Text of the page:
[FOM] Simmons' denotation paradoxes
Hartley Slater
slaterbh at cyllene.uwa.edu.au
Sat Mar 1 22:22:59 EST 2003
Sandy Hodges (FOM Digest Vol 2 issue 28) is still asking me to say
what my position is, and specifically to say whether I agree with his
statements (8) through (20). I don't think I have a 'position' in
the sense Hodges is expecting. I have made the observation, in his
current case, that if (2) and (4) refer attributively, where this is
not a matter of choice, then (Ex)(Ey)(17+x=y & 62+y=x) - so those two
expressions do not both refer attribuively where this is not a matter
of choice. Beyond that, if I have a 'position' at all it is that
such a situation does not rule out the referring expressions having
references - because of my knowledge of what goes on in the epsilon
calculus, and my belief that that calculus reflects structures in
natural speech.
There is, of course, the further matter of what the above remarks
imply; but I am supposing that other people can work that out as well
as myself - they might, for instance, even be able to correct me
about what the above commits me to. Here is my judgement on this
matter, in connection with Hodges numbered statements:
(11) It is a matter of choice whether (4) refers attributively or not.
(12) It is a matter of choice whether (5) refers attributively or not.
(13) It is a matter of choice whether (7) refers attributively or not.
These do not follow: I said when I first analysed this case (FOM
Digest Vol 2, issue 22) that the above 'allows' (2) and (4) to refer
attributively by choice, but that does not mean that this is
required. I pointed out in my last posting (FOM Digest Vol2 issue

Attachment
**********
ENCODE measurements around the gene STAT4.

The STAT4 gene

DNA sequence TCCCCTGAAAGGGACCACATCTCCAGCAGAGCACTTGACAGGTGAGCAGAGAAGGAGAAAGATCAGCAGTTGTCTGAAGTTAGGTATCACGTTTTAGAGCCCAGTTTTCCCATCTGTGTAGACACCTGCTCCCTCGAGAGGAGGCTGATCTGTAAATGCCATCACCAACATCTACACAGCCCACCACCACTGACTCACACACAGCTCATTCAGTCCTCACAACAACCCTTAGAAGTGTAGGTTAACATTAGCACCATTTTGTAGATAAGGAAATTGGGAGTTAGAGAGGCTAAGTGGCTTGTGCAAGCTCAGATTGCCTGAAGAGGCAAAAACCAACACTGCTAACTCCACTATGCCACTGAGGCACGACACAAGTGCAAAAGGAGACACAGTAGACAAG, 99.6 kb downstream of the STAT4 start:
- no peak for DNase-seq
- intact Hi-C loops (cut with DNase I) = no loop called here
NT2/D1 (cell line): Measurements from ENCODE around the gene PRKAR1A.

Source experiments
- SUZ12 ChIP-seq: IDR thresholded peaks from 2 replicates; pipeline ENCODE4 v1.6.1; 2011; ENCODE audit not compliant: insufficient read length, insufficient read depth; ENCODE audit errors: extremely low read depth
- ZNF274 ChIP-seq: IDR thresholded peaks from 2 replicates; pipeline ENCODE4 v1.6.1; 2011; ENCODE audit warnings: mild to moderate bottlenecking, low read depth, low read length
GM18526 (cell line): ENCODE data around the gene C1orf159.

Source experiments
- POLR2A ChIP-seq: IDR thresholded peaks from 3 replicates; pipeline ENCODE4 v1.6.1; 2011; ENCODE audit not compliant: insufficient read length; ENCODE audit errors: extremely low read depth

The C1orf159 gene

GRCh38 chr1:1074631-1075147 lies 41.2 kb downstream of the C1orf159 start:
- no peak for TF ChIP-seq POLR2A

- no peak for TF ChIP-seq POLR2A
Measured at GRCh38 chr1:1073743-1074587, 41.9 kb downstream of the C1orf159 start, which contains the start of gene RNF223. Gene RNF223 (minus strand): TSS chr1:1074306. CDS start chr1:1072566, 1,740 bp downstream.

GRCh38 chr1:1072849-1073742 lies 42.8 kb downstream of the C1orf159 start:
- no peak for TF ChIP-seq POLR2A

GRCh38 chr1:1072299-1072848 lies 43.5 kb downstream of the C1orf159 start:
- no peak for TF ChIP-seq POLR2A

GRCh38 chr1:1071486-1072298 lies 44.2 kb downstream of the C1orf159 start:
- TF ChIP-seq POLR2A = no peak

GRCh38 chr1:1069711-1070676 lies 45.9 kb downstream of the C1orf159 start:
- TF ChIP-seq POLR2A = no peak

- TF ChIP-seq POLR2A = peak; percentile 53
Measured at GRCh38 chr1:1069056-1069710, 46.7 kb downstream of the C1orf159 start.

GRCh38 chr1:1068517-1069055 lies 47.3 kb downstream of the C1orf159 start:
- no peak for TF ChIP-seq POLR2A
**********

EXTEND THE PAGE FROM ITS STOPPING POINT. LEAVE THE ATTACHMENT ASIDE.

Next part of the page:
26), that the two might refer non-attrributively; but now it becomes
relevant to add that, while not both can refer attributively not
through choice, that leaves it possible that still one does. Hence
we have to say with respect to
(14) Those utterances of Peter Abelard, for which it is a matter of
choice whether they refer attributively or not, include (2).
(15) Those utterances of Peter Abelard, for which it is not a matter
of choice whether they refer attributively or not, do not include (2).
(16) Those utterances of Peter Abelard, for which it is not a matter
of choice whether they refer attributively or not, are (1) only.
(18) The sum of the numbers referred to attributively by Peter
Abelard, in his utterances about which there is no choice as to whether
they refer attributively or not, is 17.
that these do not follow. Hodges goes on to raise more general issues:
(19) It is reasonable to assert one's position on a matter of logic by
asserting "A = n", even when A is an utterance about which it is a
matter of choice as to whether it refers attributively or not.
(20) (18) is of the form "A = 17" where A is an utterance (of the same
formula as (7)) about which it is a matter of choice as to whether it
refers attributively or not.
But since (18) does not follow in this case, these do not seem to be
directly relevant. Off the list Hodges has added what he sees as
the problem with (20): 'So you have a system that can't describe a
situation (about which everything is known) except in terms that may
or may not refer attributively'. An additional question arises
because of this: we know what words Abelard and Heloise uttered, and
we know that (2) and (4) can't both be attributive where this is not
through choice. We also know, for instance, that if (2) and (4)
refer attributively through choice then they refer to 17 and 62
respectively. Does that mean the situation is one where 'everything
is known'? I think I've now said pretty much all that can be said
about the situation; it doesn't look to me like much more can be
known about it.
--
Barry Hartley Slater
Honorary Senior Research Fellow
Philosophy, School of Humanities
University of Western Australia
35 Stirling Highway
Crawley WA 6009, Australia
Ph: (08) 9380 1246 (W), 9386 4812 (H)
Fax: (08) 9380 1057
Url: http://www.arts.uwa.edu.au/PhilosWWW/Staff/slater.html
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